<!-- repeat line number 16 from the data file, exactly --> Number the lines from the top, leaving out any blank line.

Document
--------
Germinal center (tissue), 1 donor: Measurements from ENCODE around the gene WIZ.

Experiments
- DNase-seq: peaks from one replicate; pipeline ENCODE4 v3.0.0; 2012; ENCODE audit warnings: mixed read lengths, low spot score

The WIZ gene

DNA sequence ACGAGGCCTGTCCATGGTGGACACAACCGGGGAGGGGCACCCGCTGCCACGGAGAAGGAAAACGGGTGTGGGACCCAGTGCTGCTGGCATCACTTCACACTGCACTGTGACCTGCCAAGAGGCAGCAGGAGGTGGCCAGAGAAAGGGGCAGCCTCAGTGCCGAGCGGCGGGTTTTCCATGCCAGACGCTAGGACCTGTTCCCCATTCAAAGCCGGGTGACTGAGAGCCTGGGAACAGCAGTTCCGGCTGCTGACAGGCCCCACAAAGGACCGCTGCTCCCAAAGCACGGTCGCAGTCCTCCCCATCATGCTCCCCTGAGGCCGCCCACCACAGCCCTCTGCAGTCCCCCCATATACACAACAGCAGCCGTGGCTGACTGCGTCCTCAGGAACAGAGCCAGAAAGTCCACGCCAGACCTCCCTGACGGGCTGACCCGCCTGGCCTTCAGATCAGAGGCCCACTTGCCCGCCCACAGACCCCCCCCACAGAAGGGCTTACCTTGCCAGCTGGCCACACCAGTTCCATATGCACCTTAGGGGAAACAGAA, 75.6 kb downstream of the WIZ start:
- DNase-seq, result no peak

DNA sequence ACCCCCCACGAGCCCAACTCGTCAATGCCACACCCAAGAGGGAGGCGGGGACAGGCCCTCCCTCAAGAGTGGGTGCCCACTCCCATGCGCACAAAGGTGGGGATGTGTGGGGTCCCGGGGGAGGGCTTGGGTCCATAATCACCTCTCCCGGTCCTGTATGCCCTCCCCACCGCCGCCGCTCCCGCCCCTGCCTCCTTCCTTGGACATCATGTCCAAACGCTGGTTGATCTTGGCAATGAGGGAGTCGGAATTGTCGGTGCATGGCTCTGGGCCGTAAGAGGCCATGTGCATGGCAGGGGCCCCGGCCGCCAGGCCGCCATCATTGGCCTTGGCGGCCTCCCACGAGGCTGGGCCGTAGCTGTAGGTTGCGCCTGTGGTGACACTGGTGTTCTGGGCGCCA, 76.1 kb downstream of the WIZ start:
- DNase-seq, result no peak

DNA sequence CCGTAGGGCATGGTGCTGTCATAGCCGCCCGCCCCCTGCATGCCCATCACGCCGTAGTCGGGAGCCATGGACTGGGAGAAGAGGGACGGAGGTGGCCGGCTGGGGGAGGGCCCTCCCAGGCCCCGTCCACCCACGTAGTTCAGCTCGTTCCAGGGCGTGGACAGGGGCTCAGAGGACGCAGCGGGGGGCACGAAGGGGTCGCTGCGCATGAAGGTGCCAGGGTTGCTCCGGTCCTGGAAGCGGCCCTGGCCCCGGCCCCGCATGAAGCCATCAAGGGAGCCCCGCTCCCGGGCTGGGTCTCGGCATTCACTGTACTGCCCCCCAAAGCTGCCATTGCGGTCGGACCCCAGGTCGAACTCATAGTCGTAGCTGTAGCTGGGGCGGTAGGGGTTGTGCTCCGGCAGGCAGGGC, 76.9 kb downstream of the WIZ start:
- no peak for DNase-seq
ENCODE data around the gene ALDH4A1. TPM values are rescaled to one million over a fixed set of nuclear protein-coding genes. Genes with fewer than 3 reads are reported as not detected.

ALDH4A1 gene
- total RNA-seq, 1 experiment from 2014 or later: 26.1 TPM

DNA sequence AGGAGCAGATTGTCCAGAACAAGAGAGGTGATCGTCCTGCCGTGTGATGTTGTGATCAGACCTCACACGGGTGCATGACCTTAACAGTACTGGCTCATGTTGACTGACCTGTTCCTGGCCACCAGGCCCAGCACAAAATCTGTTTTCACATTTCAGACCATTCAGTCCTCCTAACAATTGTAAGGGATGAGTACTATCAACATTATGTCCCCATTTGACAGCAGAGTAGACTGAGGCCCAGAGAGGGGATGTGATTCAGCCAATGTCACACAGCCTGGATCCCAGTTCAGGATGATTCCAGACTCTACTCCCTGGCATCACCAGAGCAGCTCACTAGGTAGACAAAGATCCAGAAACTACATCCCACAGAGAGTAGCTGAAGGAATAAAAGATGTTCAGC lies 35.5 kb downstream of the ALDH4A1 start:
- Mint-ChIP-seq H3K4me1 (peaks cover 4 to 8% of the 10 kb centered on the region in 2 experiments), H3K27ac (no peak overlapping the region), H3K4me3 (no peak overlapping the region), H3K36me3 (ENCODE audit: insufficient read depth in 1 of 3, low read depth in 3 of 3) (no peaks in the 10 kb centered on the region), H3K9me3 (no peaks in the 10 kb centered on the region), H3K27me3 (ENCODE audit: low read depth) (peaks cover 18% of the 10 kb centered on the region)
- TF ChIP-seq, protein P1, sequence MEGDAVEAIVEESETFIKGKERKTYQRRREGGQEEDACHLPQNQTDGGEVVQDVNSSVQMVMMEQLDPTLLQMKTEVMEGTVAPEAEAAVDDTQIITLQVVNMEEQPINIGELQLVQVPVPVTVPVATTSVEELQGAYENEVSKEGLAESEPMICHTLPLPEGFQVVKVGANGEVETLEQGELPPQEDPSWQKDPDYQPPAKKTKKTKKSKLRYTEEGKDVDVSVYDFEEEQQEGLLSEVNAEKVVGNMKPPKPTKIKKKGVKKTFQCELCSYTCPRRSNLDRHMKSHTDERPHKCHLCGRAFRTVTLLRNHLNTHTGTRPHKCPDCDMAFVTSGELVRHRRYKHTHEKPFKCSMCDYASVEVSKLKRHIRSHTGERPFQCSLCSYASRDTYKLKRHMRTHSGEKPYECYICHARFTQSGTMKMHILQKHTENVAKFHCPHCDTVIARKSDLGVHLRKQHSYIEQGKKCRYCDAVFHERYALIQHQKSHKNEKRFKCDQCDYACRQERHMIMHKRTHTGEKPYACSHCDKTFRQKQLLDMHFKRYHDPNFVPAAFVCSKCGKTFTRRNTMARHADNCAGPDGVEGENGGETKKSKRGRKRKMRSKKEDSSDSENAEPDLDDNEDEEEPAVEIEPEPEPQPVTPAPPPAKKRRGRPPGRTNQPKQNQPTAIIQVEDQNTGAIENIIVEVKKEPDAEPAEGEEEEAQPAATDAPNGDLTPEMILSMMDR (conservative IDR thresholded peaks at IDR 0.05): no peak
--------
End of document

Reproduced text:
- TF ChIP-seq, protein P1, sequence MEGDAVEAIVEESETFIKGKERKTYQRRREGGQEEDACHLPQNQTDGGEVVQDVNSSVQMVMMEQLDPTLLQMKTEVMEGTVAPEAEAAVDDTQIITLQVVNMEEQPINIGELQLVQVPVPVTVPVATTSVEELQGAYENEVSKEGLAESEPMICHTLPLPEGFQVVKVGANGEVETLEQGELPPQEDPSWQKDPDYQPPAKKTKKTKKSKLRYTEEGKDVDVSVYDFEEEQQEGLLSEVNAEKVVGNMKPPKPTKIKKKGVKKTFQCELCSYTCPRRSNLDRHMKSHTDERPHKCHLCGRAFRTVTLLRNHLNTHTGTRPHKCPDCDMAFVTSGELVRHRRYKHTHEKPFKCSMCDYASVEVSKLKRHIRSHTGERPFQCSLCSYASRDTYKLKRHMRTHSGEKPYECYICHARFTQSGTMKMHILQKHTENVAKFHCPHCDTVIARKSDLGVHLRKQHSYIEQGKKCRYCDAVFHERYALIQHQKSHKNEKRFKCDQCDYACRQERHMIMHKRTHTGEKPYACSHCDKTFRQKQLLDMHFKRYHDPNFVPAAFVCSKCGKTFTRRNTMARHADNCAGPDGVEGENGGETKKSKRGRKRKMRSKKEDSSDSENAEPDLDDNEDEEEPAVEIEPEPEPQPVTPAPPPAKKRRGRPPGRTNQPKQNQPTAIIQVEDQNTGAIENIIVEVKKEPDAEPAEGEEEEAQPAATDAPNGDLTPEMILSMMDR (conservative IDR thresholded peaks at IDR 0.05): no peak